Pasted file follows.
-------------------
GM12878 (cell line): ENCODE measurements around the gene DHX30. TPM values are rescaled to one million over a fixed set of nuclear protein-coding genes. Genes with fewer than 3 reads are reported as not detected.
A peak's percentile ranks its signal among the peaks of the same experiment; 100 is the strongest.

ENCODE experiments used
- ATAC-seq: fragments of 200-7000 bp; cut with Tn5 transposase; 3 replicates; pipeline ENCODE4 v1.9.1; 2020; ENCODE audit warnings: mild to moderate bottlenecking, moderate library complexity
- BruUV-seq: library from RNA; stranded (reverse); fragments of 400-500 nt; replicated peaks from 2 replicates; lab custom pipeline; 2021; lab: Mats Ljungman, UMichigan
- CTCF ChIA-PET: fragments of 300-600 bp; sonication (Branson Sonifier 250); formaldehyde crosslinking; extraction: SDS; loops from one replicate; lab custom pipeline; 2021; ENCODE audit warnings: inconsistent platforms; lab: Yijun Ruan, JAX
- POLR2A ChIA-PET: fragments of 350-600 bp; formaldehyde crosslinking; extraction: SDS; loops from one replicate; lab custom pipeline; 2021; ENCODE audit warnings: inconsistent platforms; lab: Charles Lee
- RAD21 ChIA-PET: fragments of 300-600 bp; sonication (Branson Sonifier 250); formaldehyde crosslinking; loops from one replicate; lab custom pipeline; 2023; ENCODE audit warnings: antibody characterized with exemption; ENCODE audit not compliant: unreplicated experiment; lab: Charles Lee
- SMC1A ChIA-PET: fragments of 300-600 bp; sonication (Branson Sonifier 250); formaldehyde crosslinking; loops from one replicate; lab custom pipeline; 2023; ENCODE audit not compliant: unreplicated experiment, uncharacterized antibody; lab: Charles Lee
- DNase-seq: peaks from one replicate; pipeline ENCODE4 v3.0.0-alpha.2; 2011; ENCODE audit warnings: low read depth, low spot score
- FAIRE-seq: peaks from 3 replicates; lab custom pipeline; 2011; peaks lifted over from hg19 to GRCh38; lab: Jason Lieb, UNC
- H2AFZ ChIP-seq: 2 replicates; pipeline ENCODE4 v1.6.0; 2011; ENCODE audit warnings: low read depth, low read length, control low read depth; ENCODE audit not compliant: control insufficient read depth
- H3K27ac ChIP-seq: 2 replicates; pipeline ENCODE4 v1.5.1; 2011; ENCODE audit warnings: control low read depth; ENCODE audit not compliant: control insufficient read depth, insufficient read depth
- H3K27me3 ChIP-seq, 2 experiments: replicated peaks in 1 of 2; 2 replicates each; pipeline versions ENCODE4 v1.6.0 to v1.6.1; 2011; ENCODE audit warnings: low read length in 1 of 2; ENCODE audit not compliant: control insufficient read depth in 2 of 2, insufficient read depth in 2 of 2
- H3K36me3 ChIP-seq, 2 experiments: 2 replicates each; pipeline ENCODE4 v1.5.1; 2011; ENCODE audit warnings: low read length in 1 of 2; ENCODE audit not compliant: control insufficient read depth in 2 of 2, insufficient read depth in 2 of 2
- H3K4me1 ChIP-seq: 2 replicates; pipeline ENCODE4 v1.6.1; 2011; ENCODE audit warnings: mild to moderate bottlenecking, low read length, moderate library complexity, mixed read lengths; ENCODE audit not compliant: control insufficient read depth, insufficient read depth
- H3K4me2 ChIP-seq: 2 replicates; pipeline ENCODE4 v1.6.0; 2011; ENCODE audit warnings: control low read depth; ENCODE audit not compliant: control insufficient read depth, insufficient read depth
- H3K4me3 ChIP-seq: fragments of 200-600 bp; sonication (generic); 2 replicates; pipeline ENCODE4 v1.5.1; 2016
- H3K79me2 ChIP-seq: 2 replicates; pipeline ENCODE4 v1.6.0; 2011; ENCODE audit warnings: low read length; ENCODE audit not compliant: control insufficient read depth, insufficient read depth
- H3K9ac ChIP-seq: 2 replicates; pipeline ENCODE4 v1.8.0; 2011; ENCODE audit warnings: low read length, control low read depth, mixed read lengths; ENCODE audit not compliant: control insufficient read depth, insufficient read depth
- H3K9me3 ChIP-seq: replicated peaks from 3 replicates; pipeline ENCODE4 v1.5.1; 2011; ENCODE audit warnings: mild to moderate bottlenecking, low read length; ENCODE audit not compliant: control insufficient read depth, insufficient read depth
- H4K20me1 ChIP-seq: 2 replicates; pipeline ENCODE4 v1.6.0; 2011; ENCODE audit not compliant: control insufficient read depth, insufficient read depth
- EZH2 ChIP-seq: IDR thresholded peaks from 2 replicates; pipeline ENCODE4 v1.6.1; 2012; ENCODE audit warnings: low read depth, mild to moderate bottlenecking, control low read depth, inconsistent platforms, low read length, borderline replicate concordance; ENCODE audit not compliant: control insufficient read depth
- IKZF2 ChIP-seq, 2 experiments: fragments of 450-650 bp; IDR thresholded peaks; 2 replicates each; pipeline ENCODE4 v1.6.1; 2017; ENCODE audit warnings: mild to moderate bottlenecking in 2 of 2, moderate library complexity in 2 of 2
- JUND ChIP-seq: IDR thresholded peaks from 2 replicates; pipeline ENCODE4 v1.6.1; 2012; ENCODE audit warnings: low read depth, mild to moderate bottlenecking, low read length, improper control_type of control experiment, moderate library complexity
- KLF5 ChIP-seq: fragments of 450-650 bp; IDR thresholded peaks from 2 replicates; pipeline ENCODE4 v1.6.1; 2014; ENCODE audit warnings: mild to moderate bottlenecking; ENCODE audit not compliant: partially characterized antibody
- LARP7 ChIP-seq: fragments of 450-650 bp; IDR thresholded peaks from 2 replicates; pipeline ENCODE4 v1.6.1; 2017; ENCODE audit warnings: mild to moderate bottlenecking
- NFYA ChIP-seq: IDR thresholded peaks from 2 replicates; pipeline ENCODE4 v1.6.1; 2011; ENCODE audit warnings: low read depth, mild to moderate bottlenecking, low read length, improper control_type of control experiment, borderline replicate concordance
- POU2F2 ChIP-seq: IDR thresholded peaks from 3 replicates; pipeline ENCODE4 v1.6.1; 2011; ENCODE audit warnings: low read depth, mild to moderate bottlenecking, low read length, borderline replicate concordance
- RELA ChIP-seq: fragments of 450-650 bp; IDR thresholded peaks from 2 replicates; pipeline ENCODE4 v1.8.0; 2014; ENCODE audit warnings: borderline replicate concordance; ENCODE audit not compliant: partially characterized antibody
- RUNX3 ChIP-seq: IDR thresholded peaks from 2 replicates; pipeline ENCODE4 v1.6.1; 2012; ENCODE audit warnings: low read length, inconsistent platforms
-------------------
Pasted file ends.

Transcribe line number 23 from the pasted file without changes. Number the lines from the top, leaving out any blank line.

- EZH2 ChIP-seq: IDR thresholded peaks from 2 replicates; pipeline ENCODE4 v1.6.1; 2012; ENCODE audit warnings: low read depth, mild to moderate bottlenecking, control low read depth, inconsistent platforms, low read length, borderline replicate concordance; ENCODE audit not compliant: control insufficient read depth